Advance Team 1

Because of the earthquake damage, internet communications are sporadic.  But our team was able to send back a few images of what it looks like on the ground in Nepal.

These pics are from the village of Kokona.  Dr. Gary Morsch tells us there were about 20 deaths from the earthquake here.  The village is essentially deserted, with those remaining sleeping outdoors due to the fear of more earthquakes.  There was another aftershock here, which our team felt.

Advance Team 2Passing by this alleyway, our team learned that five people had perished in the collapse of this home.


Advance Team 3Dr. Morsch explains the photo above: “Delivering rice to a village where we saw so much destruction.  The man in the Scout uniform is the village leader, and he asked for our medical team to come tomorrow.  That means Sue and me, until the full medical team arrives!”

Our medical team – two doctors, three nurses and a paramedic – are scheduled to arrive Friday in Nepal.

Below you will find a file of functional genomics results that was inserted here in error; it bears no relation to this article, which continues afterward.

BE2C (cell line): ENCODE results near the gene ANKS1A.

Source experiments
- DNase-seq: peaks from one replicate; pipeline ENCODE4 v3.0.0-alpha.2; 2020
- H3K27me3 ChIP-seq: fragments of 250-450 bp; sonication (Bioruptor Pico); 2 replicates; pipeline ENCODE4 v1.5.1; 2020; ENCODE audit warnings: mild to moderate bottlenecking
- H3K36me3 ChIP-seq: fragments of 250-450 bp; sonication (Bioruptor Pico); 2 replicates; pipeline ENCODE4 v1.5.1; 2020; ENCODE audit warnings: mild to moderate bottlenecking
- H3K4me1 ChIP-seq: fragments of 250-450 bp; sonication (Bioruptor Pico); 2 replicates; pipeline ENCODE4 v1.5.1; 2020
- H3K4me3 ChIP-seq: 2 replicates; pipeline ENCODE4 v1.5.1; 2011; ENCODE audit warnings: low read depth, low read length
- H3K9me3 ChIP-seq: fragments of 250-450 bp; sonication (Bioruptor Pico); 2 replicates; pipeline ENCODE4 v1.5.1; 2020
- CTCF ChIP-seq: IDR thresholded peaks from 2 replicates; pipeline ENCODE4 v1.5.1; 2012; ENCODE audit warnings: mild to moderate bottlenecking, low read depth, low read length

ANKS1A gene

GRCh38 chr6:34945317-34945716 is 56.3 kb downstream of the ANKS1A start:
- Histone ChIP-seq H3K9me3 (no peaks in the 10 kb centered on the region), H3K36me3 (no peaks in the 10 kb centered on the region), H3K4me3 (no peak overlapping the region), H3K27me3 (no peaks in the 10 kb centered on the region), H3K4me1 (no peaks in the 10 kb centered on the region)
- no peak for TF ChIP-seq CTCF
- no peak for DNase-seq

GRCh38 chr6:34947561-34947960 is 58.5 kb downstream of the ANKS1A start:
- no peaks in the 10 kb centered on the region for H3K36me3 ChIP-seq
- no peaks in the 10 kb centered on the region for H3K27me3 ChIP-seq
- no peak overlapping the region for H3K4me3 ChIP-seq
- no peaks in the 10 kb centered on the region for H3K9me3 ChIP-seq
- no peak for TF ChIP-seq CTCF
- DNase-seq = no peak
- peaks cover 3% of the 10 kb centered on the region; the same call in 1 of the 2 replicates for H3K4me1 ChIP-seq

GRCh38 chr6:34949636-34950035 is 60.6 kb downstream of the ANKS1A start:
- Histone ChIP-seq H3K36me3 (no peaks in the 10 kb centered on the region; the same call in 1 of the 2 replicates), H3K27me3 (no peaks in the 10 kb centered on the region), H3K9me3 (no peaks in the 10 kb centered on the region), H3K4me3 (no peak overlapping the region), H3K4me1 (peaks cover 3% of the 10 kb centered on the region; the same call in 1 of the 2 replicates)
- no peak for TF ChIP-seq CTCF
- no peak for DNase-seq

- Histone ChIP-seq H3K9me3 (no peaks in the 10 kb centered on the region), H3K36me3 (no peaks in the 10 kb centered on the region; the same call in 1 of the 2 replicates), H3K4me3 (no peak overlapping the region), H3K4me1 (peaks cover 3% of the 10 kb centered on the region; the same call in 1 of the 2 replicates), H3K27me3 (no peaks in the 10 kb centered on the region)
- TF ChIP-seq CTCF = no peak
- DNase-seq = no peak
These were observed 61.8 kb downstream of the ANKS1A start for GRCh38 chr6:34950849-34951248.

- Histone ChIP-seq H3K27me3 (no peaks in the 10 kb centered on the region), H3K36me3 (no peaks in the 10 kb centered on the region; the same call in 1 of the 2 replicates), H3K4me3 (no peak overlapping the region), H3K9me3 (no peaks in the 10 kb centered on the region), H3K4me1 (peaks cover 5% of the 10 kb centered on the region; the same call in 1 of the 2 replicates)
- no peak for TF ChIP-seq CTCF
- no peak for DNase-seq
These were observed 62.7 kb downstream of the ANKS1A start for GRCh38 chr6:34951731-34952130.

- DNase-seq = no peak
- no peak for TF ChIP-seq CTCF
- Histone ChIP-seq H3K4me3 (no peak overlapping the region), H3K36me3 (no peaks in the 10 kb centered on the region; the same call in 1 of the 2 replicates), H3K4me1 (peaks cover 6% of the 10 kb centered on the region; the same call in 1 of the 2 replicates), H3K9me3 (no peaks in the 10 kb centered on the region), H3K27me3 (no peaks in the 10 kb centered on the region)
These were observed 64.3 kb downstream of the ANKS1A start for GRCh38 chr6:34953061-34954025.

Please support our Nepal Earthquake Relief response.

Donate Now

Advance Team Departs for Nepal

Our advance team is on the way to Nepal.  They will lay the groundwork for our medical team to arrive two days later, ready to provide aid to the survivors of the Nepal Earthquake.

Gary departs 3

Our Advance Team is a three-person team – a doctor, a nurse and another HHI staff member.  All three are departing from different points on the globe.  In these photos, Dr. Gary Morsch, founder of HHI, is seen departing from the Kansas City airport.  The team’s nurse, Sue Mangicaro, is leaving from New Jersey.  And Julie Hefner, just recently our Liberia country director, is flying out of Monrovia, Liberia – all three bound for Kathmandu, and the earthquake disaster zone.

Gary departs 1